For example, in copper we model the costs and expansion opportunities of the hundreds of mines making up global supply, examining how water and power constraints, permitting issues and other regulatory challenges may affect future production. Our analysis includes an assessment of the global geological endowment of resources and the ways in which new technology may make formerly marginal deposits viable. We also account for how scrap and recycled material can help meet demand in competition with primary supply.
Given all the variables at play, we also use scenario analysis to understand how demand and supply might be affected by potential changes to technology, economic, political and governance trends.
By identifying critical signposts, like the signing of a global climate change accord, or the passage of a key reform bill in India, we are able to continuously validate or challenge our central view. This enables us to quickly adapt our models, which are built with agility in mind. We constantly test our assumptions to drive improved capital allocation and to anticipate and pre-empt potential opportunities and threats.
In addition to this blog and other communications, you can see the product of our thinking on scenarios in our Climate Change: Portfolio Analysis report, which details our thinking on ways in which the world may evolve, our actions to address climate change and potential impacts on our commodity portfolio.
Building a commodity market view
Commodity markets can be hugely volatile on a month to month, year to year basis, reflecting seasonal, cyclical and speculative forces. Long term prices, by contrast, are set by the rhythms of demand and supply fundamentals. These can be projected with more confidence than short run fluctuations.
History shows that the mix of resources a country needs changes as its economy develops. In the early stages of economic development, rising productivity in agriculture allows people to move from the countryside to new cities. New housing and infrastructure are built and the growing urban populations support the growth of light and then heavy industry. The demand for steel (and its ingredients iron ore and metallurgical coal) increases significantly through these early and middle phases of the development process.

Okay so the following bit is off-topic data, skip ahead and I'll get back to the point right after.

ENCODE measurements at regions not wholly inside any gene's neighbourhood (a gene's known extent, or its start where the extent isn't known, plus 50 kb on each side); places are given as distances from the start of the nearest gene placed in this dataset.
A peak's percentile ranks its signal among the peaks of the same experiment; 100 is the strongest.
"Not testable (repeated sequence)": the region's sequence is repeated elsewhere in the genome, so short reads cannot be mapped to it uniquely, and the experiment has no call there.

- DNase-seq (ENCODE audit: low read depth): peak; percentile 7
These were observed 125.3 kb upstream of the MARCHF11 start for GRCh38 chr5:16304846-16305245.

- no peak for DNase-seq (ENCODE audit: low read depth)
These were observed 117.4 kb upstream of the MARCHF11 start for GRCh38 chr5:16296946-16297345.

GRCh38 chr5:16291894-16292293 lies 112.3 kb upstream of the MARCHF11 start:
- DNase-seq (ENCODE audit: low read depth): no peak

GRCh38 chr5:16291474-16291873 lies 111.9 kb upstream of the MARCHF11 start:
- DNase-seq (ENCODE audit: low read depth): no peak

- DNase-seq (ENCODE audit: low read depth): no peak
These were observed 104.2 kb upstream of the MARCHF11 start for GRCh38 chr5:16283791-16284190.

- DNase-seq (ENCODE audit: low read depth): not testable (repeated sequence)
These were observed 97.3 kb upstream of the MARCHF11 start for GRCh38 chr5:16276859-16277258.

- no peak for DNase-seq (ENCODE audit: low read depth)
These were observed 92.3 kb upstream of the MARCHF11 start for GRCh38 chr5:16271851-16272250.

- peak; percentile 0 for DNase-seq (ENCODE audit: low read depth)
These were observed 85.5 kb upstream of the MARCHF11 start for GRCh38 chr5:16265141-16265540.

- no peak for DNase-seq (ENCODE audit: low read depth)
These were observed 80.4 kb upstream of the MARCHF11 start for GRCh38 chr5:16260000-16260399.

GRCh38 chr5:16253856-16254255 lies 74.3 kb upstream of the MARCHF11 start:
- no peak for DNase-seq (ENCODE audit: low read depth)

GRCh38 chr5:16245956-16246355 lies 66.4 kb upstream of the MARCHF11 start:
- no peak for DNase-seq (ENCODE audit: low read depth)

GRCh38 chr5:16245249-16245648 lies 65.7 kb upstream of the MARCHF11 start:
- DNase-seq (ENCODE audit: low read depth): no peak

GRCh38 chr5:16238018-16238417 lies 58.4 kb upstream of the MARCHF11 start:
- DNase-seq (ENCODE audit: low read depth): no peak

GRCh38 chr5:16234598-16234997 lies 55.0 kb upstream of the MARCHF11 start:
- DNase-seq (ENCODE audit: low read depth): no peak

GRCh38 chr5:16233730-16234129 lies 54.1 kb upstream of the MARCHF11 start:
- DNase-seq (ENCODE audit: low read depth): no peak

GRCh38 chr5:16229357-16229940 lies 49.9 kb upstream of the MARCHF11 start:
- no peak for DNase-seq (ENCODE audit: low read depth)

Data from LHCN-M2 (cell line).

As living standards progress further, rising wealth lifts demand for consumer goods, while also lifting energy requirements. This supports longer term demand for metals like copper and all forms of energy. However, wealthier societies also tend to become more efficient in their resource use over time, and the overall mix of spending shifts towards services like health, education, entertainment and travel. This combination of efficiency and structural change results in a plateau in demand for products like oil and copper. But the demand for higher quality food continues to rise over the very long term, supporting demand for fertilisers, like potash.
While every country follows a similar path over the very long run, the speed of development varies and each has its unique characteristics. Culture, technology, geography, public policy and the availability of domestic resources all help shape the commodity demand profile for individual countries.
Our curiosity on all these matters helps us gain a deeper understanding of the many aspects that influence our markets. This helps ensure we continue to be a reliable and competitive global supplier meeting the resource demands of a growing and changing world.